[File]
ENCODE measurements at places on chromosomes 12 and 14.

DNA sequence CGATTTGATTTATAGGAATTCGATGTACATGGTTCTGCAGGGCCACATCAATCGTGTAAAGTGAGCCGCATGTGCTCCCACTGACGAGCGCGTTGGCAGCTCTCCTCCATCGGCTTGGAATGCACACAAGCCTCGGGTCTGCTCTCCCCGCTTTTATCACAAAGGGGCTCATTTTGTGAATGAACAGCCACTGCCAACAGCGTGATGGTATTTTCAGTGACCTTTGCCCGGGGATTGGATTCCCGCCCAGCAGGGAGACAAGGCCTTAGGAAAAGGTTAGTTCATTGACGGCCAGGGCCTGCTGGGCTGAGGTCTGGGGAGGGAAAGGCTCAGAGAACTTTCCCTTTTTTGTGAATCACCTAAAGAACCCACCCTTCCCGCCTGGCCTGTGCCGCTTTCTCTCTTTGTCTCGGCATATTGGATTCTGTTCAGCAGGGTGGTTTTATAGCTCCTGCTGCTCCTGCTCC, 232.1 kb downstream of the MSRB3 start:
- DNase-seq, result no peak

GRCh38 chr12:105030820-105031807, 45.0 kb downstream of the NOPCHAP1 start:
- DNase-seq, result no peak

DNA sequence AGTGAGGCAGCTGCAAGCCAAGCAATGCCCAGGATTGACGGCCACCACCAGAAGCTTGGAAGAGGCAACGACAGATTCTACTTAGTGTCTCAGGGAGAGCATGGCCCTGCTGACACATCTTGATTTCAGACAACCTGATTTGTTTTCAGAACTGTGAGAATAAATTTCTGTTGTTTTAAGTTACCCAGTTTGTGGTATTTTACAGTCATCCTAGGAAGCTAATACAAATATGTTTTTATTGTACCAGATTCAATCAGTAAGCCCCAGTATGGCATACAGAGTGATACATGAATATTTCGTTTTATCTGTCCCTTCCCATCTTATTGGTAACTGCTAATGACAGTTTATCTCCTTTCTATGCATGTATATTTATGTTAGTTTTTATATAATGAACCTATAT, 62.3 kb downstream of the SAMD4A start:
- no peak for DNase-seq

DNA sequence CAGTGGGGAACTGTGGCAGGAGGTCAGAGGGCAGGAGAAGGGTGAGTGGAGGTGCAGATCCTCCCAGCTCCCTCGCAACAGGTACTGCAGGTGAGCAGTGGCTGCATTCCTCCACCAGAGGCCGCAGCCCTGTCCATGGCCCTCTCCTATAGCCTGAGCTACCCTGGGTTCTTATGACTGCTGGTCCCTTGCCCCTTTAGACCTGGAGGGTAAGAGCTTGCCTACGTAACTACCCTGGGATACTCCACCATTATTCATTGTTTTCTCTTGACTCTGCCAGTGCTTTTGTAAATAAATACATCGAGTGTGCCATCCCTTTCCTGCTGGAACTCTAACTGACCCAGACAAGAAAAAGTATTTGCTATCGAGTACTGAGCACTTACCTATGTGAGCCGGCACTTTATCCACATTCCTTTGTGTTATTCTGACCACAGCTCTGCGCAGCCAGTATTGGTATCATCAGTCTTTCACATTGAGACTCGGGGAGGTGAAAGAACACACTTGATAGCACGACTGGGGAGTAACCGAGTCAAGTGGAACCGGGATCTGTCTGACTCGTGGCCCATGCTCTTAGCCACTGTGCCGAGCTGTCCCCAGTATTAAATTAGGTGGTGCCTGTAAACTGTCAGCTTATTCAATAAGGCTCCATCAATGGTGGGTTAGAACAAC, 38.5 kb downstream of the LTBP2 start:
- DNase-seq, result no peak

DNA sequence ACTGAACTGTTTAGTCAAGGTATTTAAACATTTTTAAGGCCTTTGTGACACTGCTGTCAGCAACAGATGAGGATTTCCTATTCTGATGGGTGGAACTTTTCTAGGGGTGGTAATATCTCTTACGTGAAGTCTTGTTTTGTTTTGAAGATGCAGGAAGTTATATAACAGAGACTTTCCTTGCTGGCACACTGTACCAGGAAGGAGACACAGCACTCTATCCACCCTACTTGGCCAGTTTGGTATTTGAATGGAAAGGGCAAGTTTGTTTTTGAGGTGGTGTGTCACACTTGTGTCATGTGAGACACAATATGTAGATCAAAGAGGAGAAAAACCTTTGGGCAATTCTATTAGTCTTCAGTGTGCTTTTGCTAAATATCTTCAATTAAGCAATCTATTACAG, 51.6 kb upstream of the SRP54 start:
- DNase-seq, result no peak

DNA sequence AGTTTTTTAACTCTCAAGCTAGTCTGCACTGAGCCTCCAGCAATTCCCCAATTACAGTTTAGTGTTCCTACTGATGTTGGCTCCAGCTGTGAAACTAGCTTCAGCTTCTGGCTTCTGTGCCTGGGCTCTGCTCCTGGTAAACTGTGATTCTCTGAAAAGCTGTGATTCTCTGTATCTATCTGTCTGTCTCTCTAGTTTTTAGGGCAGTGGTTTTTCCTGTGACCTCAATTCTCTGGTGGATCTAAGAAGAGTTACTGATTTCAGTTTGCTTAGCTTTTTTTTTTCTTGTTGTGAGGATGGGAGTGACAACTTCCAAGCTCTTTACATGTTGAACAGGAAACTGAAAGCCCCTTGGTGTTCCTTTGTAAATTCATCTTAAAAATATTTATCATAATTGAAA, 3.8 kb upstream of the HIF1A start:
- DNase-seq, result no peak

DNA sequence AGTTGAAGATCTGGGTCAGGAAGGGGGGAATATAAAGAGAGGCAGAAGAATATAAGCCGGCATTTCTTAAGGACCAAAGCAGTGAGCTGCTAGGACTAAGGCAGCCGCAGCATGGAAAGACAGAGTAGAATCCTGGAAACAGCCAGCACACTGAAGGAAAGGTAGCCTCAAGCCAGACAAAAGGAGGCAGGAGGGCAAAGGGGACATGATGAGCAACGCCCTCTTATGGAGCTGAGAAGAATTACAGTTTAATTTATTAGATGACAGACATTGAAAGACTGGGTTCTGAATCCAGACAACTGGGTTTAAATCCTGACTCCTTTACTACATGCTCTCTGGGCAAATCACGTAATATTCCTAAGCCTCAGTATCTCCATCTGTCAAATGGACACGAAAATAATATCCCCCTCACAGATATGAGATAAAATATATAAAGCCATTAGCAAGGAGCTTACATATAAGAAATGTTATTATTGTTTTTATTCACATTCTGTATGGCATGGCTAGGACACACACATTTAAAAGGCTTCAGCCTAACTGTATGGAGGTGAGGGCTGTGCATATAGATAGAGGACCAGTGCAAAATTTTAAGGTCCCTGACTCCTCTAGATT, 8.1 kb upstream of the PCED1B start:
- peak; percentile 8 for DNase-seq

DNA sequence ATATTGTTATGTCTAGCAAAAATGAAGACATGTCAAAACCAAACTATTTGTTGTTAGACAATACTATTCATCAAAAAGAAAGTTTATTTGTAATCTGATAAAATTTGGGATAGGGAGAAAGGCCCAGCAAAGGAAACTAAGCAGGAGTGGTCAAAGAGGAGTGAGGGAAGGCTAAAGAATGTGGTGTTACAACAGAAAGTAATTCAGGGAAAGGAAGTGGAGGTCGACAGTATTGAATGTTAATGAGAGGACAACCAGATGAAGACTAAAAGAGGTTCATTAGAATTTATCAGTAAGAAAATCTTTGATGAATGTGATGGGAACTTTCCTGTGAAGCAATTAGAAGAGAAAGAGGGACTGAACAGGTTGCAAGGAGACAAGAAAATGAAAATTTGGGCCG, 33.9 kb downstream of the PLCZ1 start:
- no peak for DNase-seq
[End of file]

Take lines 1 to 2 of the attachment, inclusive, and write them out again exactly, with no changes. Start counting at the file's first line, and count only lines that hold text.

ENCODE measurements at places on chromosomes 12 and 14.

DNA sequence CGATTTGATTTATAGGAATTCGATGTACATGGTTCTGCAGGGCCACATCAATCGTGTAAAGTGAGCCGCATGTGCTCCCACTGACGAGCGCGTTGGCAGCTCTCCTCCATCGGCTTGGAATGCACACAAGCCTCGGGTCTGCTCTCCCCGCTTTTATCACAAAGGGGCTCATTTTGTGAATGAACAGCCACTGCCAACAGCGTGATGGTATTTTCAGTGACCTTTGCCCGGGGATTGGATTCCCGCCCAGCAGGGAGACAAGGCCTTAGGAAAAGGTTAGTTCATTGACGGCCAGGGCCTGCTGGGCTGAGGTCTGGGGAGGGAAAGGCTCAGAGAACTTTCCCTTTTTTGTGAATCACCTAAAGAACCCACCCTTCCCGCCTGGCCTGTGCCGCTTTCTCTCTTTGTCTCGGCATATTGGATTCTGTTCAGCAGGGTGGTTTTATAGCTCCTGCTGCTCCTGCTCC, 232.1 kb downstream of the MSRB3 start: